Evidence uncovered that sheds light on Earth's origins
WASHINGTON UNIVERSITY NEWS RELEASE
Posted: May 21, 2001
The research, a collaborative effort involving Peking University and Washington University in St. Louis researchers, was published as a report in the May 11, 2001 issue of Science magazine.
It has been widely held that plate tectonics, or the motion of plates and continents, dates back 1.9 billion years. Timothy Kusky, Ph.D., professor of geology at St. Louis University, is part of a group of geologists who believe the plates began moving much sooner.
Kusky now believes he has the data to prove the theory. Last summer, he discovered the oldest complete section of oceanic sea floor on the planet, which is more than 500 million years older than previously documented. When he returned, he sought the assistance of Robert Tucker, Ph.D., associate professor of earth and planetary science at Washington University in St. Louis, to date the rare samples.
According to Tucker, the rocks are 2.5 billion years old and date back to Earth's earliest geologic time period, known as the Archean. The rocks are remarkably similar to much younger volcanic rocks that erupted on the sea floor in the process of sea floor spreading. For decades, geologists have debated whether plate tectonics operated in the Archean period. Those who have argued against that theory have cited the lack of any Archean ophiolites as their main line of evidence that plate tectonics did not occur on the early Earth. Ophiolites are rock structures formed on the sea floor when continents collide.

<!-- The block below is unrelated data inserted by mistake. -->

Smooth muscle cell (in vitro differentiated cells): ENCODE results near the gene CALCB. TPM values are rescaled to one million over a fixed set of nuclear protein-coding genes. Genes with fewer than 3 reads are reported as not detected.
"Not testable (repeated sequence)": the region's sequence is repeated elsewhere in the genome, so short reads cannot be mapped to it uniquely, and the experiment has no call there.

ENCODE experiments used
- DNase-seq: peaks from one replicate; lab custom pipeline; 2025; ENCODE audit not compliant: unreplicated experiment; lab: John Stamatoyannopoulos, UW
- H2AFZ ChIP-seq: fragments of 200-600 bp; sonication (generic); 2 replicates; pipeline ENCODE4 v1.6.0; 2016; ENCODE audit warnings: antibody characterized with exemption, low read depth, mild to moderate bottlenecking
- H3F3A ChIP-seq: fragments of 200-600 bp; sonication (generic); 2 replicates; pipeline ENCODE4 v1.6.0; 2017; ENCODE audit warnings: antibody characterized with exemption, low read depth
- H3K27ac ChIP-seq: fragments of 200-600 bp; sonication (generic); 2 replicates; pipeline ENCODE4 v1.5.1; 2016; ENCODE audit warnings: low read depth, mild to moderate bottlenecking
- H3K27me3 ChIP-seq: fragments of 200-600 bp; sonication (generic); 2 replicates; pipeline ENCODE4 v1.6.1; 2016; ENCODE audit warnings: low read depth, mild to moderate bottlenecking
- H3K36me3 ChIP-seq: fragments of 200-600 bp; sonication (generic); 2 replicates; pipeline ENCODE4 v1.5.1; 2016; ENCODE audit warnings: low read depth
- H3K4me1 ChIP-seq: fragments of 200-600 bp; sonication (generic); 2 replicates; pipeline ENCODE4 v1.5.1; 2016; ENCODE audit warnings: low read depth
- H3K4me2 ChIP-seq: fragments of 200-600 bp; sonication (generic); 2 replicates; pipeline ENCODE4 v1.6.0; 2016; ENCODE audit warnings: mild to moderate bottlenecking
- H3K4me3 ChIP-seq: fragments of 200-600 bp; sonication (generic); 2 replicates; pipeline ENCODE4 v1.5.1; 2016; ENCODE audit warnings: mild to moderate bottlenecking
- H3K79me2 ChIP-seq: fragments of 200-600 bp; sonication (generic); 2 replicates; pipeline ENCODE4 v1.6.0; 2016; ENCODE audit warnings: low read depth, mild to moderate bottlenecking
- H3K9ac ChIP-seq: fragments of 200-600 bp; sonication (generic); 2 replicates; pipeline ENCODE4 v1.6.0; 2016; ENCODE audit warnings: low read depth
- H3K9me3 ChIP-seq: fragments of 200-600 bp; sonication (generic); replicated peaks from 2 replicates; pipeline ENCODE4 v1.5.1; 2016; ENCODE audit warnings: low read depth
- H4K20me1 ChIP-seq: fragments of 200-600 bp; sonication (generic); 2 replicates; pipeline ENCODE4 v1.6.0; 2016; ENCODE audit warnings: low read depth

"This discovery shows that the plate tectonic forces that create oceanic crust on the Earth today were in operation more than 2.5 billion years ago," Kusky said.
Kusky said the findings could have a more far-reaching effect on theories related to the development of life on the planet. Scientists believe life on Earth during the Archean period consisted mainly of single-celled organisms in the oceans. Just when they evolved into more complex organisms has been contested for years.
"Because hot volcanic vents on the sea floor may have provided the nutrients and temperatures needed for life to flourish and develop, it's possible that life developed and diversified around these vents as plate tectonics began," Kusky said.
Kusky and Dr. Jiang-Hai Li of Peking University in Beijing made the discovery in a mountain belt in the Eastern Hebei Province, which is located only a few miles from the Great Wall.
The Hubble Space Telescope's majestic view of the Eskimo Nebula. This spectacular poster is available now from the Astronomy Now Store.